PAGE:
Every country has its own history of war and violence. For some it is a victorious one, for some it is a combination of occupations and independences, but for all it is a traumatic history of death, fallen humans and lost souls. Different cultures and societies have dealt with this trauma differently: some have written it in their collective memory as an odyssey to freedom, some use it as one of the cornerstones of nationality, some recreate it to remember horrible times in contrast to the current state of being, for some it is still an ongoing state of being.
Heonik Kwon’s book “Ghosts of War in Vietnam” deals with the aftermath of Vietnam’s wars with the colonial powers and with the USA, all happening during the past century, this book deals with what is happening in the cultural and religious sphere of the Vietnamese people, how they are dealing with these traumatic experiences. Kwon is concentrating on the religious and spiritual side of it, on the “ghostly side effect” of the war. By Vietnamese customs the dead demand to be buried correctly and commemorated properly by the living to remain safely on the other side of the living world. Due to the wars a lot of soldiers and civilians either died in a violent and “abnormal” way, or were not buried properly, or did not even receive any kind of burial. These dead are until now wondering up in the world of living and in some cases disturbing them.
The book is divided into seven chapters, each dealing with different aspects of the relationship between the living and the dead. Kwon starts off by explaining the difference between the spirits which occupy the Vietnamese culture, and also what kind of traumatic and violent incidents have occurred in Vietnam during the last century. There are chapters about the general idea of the “death on the street”, an unnatural death not happening at home, a violent death called chet duong. Due to the huge amounts of the dead, there is also a question of mass graves or no graves at all for the fallen fighters. This is seen by the locals as the cause for the ghosts of soldiers to wonder around among the living and create problems. This is connected to the state’s politics of burial of war heroes and monuments. As the last war with the USA has also an inner conflict between different political and ideological parties inside the country, some of the dead could not be buried properly, post-war government could not allow their burial neither in the war-cemetery nor by local religious ceremonies.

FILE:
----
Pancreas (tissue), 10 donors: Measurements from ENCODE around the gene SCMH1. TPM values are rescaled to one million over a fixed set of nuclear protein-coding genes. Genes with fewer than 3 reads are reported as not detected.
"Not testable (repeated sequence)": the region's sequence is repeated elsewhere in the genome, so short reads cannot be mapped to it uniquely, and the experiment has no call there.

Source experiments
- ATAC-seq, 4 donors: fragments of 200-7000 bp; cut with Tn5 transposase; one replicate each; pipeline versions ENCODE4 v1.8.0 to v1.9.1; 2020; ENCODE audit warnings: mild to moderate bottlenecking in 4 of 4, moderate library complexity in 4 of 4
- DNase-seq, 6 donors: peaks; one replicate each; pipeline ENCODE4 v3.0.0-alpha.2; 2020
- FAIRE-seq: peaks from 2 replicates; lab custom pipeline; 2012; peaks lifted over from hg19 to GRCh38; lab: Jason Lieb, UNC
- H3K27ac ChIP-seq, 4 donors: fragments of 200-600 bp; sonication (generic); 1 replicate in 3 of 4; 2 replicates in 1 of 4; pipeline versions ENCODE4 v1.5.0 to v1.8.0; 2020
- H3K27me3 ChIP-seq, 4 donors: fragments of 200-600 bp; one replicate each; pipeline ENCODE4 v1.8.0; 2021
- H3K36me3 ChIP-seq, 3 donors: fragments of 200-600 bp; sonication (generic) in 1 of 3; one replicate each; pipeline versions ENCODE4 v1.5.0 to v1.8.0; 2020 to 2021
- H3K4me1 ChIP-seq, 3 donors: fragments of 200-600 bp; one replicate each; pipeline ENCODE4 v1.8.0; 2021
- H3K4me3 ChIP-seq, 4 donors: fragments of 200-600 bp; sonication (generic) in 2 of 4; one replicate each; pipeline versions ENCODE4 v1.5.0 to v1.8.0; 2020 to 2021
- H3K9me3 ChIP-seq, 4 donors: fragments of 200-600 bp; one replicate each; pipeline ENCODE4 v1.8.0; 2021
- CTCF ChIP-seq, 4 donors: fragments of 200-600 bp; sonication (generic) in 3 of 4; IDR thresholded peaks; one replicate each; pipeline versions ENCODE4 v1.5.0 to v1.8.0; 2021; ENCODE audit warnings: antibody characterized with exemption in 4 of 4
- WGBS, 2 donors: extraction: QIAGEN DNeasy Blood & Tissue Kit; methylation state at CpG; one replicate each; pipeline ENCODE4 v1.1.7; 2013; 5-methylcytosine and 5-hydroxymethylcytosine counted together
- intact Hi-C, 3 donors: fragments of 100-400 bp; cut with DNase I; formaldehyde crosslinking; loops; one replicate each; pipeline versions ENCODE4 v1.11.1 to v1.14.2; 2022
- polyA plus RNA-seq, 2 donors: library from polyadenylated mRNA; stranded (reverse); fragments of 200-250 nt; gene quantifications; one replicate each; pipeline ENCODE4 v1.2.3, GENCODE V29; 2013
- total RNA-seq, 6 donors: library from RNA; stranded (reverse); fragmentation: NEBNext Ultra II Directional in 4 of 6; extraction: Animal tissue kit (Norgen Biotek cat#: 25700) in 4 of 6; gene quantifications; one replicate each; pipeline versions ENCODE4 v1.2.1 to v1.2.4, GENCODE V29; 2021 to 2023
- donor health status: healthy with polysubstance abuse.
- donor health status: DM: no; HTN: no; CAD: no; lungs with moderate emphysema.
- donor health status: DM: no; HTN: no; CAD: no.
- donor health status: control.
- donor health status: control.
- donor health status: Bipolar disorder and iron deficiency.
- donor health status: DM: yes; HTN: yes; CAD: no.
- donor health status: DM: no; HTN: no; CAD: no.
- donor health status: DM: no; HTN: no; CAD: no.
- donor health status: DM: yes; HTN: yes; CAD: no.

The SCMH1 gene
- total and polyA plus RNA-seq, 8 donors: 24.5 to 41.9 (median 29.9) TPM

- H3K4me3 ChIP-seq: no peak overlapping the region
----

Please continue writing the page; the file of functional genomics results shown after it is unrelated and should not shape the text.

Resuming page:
The book also contains chapters about new religious deities, extensive fieldwork with young girl’s case, who became a medium for one of the wondering ghosts, about foreign soldiers ghosts, who join the ones in need of veneration and conciliation. The book finishes with a chapter about the financial connection the ghosts have with the living. All of these stories could be thoroughly researched separately, with different methodologies and by different humanities. But it is the way Kwon narrates those aspects together that makes this book really enjoyable. There is a common theme of blurring borders that may happen between two forms, alive and dead, local and foreign, spiritual and material, the list may go own.
What makes this book a complete success in my opinion, is the way Heonik Kwon approaches the issue of supernatural, how he makes this book sound convincing. It does not feel for a single moment that these spirits do not exist, nor is there a feeling like he is trying to forcefully convince the reader in the existence of these spirits, there is a mutual respect which is lacking in so many other areas of humanities and life in general. This respect goes toward the Vietnamese and their cultural-social environment, where these spirits roam. This respect goes also toward the general academic circle, or other societies and cultures in general, which might not agree with the reality of these spirits. He tells a story the way it is told to him, the way he hears, sees, and experiences it. Whether these spirits are real or not, plays no significant role in the behavior of the local people, his story concentrates on what has caused this phenomenon, real historical events and actions of real people, and how these spirits are affecting the behavior of real people, how they spend their money and time, how this phenomenon is affecting the other “unreal” entities, like the state for instance. The cultural phenomenon of spirits is a real thing, whether the spirits are real is up to the reader and readers perspective and choice.
“Ghosts of War in Vietnam” is a remarkable book, and should be read by anyone interested in this specific subject or the relationship of spirituality and the state, religion in transition and so on. I am personally interested in reading Heonik Kwon’s new books, as it seems that by the end of the book, he is even more interested of stepping out of the binary dichotomy of public-private, communism-capitalism, south-north etc., into a completely new space of non-binary ‘thirdness’, keep your mind open to notice it develop throughout the book.